Features have a specification cost, a design cost, and a development cost. There is a testing cost and a reliability cost. The more features there are, the more likely one will develop problems or will interact badly with another. In software systems, there is a storage cost, which was becoming negligible, but in mobile applications is becoming significant again. There are ascending performance costs because Moore’s Law doesn’t apply to batteries.

Features have a documentation cost. Every feature adds pages to the manual, increasing training costs. Features that offer value to a minority of users impose a cost on all users. So, in designing products[…], we want to get the core features—the good parts—right because that is where we create most of the value.

We all find the good parts in the products that we use. We value simplicity, and when simplicity isn’t offered to us, we make it ourselves. My microwave oven has tons of features, but the only ones I use are cook and the clock. And setting the clock is a struggle. We cope with the complexity of feature-driven design by finding and sticking with the good parts.

It would be nice if products[…] were designed to have only good parts.

I removed direct references to the main subject of Crockford’s discussion — namely, the JavaScript language itself. The truth is, this advice is much more valuable for the design of all software products. Perhaps one day someone will write the much needed book, Startups: The Good Parts.

Persistent Folders: Or, why ideas don’t matter, and execution does

December 11th, 2009

I’ll start off this post with a somewhat controversial claim: I invented Dropbox.

I’ll show why this claim doesn’t matter later, but for now, I’ll assure you that it’s true.

How many of you out there use Dropbox? If you don’t, you should — it’s an excellent tool. In its free version, it provides you with 2GB of storage “in the cloud”, using a new kind of folder called a “Dropbox”. What distinguishes a Dropbox from other folders on your computer? The following:

  • Every file put in your Dropbox is automatically (and securely) uploaded to Dropbox’s servers, ensuring you have an offsite backup of all data therein.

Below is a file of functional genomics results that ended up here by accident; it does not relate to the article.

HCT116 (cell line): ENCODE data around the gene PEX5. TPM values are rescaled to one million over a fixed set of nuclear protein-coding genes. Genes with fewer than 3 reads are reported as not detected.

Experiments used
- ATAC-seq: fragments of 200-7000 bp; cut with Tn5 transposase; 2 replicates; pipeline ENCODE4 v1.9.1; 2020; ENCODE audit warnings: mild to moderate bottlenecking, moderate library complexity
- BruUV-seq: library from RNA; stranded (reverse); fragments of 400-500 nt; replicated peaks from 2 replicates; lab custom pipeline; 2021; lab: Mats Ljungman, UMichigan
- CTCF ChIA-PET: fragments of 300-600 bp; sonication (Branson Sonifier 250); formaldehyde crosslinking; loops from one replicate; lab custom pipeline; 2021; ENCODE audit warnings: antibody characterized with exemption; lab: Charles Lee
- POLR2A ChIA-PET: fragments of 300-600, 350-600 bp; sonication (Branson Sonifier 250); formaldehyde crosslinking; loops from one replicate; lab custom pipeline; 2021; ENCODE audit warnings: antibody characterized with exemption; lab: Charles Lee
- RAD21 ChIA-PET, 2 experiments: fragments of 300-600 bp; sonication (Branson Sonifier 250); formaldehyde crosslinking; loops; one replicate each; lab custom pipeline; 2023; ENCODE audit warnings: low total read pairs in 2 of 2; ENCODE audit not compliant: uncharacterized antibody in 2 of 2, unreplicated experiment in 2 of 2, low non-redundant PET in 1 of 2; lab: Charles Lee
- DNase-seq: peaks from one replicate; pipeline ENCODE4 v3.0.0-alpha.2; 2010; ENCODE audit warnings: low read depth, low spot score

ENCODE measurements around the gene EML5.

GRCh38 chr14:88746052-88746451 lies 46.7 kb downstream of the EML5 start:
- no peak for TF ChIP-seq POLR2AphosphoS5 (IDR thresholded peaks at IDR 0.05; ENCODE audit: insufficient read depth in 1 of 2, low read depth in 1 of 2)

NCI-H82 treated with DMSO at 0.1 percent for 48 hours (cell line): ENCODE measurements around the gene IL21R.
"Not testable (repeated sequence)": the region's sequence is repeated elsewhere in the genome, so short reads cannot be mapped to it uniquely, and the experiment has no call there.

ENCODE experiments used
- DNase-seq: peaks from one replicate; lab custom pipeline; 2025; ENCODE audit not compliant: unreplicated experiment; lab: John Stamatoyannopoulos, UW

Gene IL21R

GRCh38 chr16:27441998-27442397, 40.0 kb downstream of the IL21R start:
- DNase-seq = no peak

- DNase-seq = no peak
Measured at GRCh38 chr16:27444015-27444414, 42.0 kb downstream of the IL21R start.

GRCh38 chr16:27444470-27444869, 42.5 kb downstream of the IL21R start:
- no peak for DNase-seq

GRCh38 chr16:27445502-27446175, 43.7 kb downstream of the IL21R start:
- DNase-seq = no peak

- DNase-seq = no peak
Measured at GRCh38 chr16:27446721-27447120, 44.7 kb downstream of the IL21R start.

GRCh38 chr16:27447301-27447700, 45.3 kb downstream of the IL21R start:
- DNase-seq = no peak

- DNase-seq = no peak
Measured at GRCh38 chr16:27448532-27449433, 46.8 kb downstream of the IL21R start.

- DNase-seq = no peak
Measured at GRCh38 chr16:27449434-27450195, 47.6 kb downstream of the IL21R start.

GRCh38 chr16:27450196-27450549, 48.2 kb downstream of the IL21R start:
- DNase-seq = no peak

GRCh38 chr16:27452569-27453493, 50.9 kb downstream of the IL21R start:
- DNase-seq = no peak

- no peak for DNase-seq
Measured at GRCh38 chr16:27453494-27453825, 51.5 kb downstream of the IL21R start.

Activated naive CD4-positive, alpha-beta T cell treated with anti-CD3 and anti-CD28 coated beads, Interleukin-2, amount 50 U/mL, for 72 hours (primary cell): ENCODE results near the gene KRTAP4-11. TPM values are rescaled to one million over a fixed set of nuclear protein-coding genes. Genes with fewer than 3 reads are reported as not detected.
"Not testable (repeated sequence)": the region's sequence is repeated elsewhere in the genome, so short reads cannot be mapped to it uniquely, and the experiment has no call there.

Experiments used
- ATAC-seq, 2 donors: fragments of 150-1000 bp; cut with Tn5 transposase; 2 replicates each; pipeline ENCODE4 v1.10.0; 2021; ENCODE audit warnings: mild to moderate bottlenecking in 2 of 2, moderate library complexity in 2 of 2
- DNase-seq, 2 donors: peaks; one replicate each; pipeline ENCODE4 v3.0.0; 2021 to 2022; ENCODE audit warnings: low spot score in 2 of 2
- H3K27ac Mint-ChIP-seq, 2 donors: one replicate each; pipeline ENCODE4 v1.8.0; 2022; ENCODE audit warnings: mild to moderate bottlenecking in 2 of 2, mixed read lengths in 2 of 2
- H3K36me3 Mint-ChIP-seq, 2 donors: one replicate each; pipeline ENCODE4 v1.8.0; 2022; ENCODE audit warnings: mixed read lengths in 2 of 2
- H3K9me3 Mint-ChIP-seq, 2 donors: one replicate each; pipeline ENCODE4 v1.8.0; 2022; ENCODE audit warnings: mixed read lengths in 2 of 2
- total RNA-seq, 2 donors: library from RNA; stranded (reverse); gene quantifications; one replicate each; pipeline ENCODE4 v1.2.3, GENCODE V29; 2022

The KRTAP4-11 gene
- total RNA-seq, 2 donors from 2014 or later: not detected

• Multiple computers can gain access to a Dropbox, ensuring files are automatically synchronized across computers without having to use complication version control systems.
  • All files in your Dropbox are versioned, ensuring you can always recover an older version of a file in case you accidentally overwrite a good version.

Dropbox is supported on Windows, Mac OS X, and Linux, and now even has mobile applications, as well. Further, I have a special place in my heart for this service because I started using it almost 2 years ago, and it has acted as a file sharing and project management tool for my own startup’s internal operations at Parse.ly. I was therefore more than ecstatic to discover that this excellent tool and its smart founders had also made it through all of the hurdles necessary to get an early-stage company the financing it needs: they’ve raised over $7 million in financing and have over 3 million users.

But there is another reason I absolutely love Dropbox: because it was my idea. I invented it.

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Simplifying CSS with 960.gs

December 8th, 2009

I recently did some web design work in collaboration with a graphic designer. She introduced me to what has become my latest favorite piece of CSS code: 960.gs.

960.gs is a CSS grid framework, similar in spirit to Blueprint CSS and YUI Grid. However, 960.gs is at once more minimalist than these approaches, and more thorough.

The author has a detailed blog post explaining his motivations for working on 960.gs, so I won’t rehash each of those. Instead, I’ll just dive into what I liked about it.